Does the word “Cultivate” mean “Sell?”
No? Well, the Minnesota legislature has decreed otherwise. Minnesota’s marijuana cultivation laws contain nonsense.
Minnesota lawmakers, influenced by the state’s prosecutors, have taken a page from Humpty Dumpty in Alice Through the Lookinglass:
“When I use a word,” Humpty Dumpty said in a rather scornful tone, ” it means just what I choose it to mean – neither more nor less.”
The question is,” said Alice, “whether you can make a words mean so many different things.”
“The question is,” said Humpty Dumpty, “which is to be the master – that’s all.”
Statutory nonsense verse
The legislature thinks it can define terms in any way they wish, regardless of common meaning. Like Humpty Dumpty in Alice, sometimes they go too far. The legislature gives words a statutory definition completely divorced from their common meaning. And they’ve done it again – in Minnesota’s marijuana cultivation laws.
The limits on legislative power
Yet – their power does have limits. We, the People, are complicit in unjust marijuana cultivation laws to the extent that we tolerate them. We must hold the legislature accountable, when need be.
The courts can strike down such nonsense as unconstitutional. And we can ask the courts to do so.
And the People on the Jury have the power of Jury Nullification. The jury can acquit anyone of criminal charges based on a law that that the Jury finds to be nonsense.
Even one juror can veto the law. One lone dissenter on the juror has the power to stop a “guilty” verdict. Why? Because a verdict in a criminal case must be unanimous.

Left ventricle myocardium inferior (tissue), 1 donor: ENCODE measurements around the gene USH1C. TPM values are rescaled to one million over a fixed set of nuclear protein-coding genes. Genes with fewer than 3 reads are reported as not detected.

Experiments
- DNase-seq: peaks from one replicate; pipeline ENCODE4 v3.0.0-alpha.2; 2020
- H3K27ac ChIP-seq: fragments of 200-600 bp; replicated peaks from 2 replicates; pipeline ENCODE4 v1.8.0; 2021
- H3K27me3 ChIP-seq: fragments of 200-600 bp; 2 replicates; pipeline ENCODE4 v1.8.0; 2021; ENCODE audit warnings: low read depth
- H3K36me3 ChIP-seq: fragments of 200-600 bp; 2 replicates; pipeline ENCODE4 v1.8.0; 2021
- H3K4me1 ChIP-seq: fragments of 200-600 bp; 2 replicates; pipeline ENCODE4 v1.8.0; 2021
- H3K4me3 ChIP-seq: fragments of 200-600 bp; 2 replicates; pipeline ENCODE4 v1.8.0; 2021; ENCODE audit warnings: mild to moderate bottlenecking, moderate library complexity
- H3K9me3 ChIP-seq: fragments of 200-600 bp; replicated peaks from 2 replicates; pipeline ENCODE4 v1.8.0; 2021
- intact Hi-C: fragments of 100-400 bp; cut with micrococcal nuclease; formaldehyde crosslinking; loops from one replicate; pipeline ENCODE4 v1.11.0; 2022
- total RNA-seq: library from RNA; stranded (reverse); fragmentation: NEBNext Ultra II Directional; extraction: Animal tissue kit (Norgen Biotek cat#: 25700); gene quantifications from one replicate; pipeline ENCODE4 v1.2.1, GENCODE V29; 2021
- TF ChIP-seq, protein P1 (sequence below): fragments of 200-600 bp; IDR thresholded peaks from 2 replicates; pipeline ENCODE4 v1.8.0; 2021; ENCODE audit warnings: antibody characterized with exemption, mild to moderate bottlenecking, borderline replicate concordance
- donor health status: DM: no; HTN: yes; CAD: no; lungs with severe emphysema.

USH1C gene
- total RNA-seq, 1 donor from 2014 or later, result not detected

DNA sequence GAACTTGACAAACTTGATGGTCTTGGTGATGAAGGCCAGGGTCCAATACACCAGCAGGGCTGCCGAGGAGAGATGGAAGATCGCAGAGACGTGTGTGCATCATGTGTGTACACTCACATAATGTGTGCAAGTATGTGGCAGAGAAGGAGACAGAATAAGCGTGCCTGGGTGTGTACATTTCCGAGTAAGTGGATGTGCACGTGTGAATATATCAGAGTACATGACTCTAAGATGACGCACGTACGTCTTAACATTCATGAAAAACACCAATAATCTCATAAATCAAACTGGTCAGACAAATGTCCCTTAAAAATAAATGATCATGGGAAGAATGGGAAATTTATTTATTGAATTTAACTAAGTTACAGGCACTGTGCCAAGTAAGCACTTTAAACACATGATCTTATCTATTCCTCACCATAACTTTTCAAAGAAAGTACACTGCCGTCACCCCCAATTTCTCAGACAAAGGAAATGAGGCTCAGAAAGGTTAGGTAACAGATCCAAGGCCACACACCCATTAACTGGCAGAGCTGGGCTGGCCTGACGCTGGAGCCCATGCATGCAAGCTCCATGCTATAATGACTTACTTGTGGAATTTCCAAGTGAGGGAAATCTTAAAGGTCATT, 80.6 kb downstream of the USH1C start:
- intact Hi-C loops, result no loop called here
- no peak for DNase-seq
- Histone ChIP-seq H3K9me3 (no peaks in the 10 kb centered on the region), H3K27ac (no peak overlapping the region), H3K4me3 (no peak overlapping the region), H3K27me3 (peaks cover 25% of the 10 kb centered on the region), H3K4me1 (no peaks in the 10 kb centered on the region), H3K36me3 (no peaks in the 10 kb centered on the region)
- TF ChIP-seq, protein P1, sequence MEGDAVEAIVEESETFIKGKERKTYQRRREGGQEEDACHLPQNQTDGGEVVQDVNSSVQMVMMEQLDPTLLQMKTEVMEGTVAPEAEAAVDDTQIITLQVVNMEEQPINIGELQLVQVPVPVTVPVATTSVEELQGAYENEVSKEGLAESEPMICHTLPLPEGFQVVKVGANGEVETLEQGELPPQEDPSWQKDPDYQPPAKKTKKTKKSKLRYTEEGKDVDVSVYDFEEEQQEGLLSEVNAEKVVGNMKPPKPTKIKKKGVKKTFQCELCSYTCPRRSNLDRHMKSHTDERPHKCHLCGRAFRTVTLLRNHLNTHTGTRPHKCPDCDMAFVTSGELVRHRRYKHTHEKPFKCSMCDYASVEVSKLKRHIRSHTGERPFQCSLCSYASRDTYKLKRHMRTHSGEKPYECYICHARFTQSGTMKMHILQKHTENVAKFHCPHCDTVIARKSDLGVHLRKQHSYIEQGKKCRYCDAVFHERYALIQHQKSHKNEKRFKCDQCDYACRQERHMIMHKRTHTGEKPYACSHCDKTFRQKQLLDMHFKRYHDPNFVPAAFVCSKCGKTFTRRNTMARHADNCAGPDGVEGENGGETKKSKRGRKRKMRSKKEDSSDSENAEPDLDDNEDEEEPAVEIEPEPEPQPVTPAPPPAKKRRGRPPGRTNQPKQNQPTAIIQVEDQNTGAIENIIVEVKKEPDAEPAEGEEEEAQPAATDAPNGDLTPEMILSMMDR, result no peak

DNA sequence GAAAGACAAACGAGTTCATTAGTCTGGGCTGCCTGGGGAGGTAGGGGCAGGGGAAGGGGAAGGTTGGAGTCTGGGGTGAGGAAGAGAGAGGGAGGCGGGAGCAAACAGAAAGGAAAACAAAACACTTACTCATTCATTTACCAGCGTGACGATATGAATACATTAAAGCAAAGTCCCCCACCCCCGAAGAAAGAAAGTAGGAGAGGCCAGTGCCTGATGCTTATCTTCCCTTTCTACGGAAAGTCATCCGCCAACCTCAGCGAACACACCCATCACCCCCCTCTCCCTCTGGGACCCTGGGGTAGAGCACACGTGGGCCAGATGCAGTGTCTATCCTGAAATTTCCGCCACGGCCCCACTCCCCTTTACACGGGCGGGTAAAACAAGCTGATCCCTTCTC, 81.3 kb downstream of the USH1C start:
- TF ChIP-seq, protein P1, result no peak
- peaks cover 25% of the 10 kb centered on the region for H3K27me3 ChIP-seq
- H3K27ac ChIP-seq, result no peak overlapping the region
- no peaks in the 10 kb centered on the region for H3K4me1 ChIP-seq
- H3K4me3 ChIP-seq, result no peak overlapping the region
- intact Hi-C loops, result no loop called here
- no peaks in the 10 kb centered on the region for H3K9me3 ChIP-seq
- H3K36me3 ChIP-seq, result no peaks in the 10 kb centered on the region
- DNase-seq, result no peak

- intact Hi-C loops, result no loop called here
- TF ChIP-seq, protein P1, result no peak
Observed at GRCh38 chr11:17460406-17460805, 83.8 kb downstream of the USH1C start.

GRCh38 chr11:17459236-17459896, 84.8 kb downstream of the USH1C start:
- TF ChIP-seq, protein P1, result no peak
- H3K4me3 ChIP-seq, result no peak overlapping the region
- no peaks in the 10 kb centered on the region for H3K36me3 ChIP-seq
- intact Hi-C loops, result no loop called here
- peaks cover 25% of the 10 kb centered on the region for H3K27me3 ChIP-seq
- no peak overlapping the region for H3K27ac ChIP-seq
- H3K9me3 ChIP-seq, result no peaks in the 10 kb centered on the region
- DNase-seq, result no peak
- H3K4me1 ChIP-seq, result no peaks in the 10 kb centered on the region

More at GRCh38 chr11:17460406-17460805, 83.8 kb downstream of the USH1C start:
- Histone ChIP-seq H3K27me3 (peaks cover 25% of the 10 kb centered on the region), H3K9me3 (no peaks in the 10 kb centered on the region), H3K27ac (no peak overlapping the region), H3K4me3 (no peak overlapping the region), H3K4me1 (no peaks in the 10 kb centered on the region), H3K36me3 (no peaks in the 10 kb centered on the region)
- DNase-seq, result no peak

The framers designed this jury power to be a check and balance on government power. The jury’s power limits the power of the elites in the legislative, executive and judicial branches.
If the judge won’t dismiss a prosecution based on these nonsense marijuana cultivation laws, they jury still can.
Grow a tomato; money magically appears?
If you grow a tomato in your backyard, then eat it there off the vine; have you by doing so also “Sold” it? Replace “tomato” with “marijuana.” Same conclusion?
Minnesota Statutes §152.01, subd. 15a, defines “Sell” to include “to manufacture.” Then, , their definition of “Manufacture” in Minnesota Statutes §152.01, subd. 7, means “cultivation” of “drugs.”
Tricky, aren’t they?
By redefining the common meaning of words, they’ve turned “growing marijuana” into a “sale,” where no sale took place. No money. No buyer. That’s how low Minnesota’s marijuana grow laws go.
For more on marijuana cultivation laws take a look at our Minnesota marijuana grow defense page.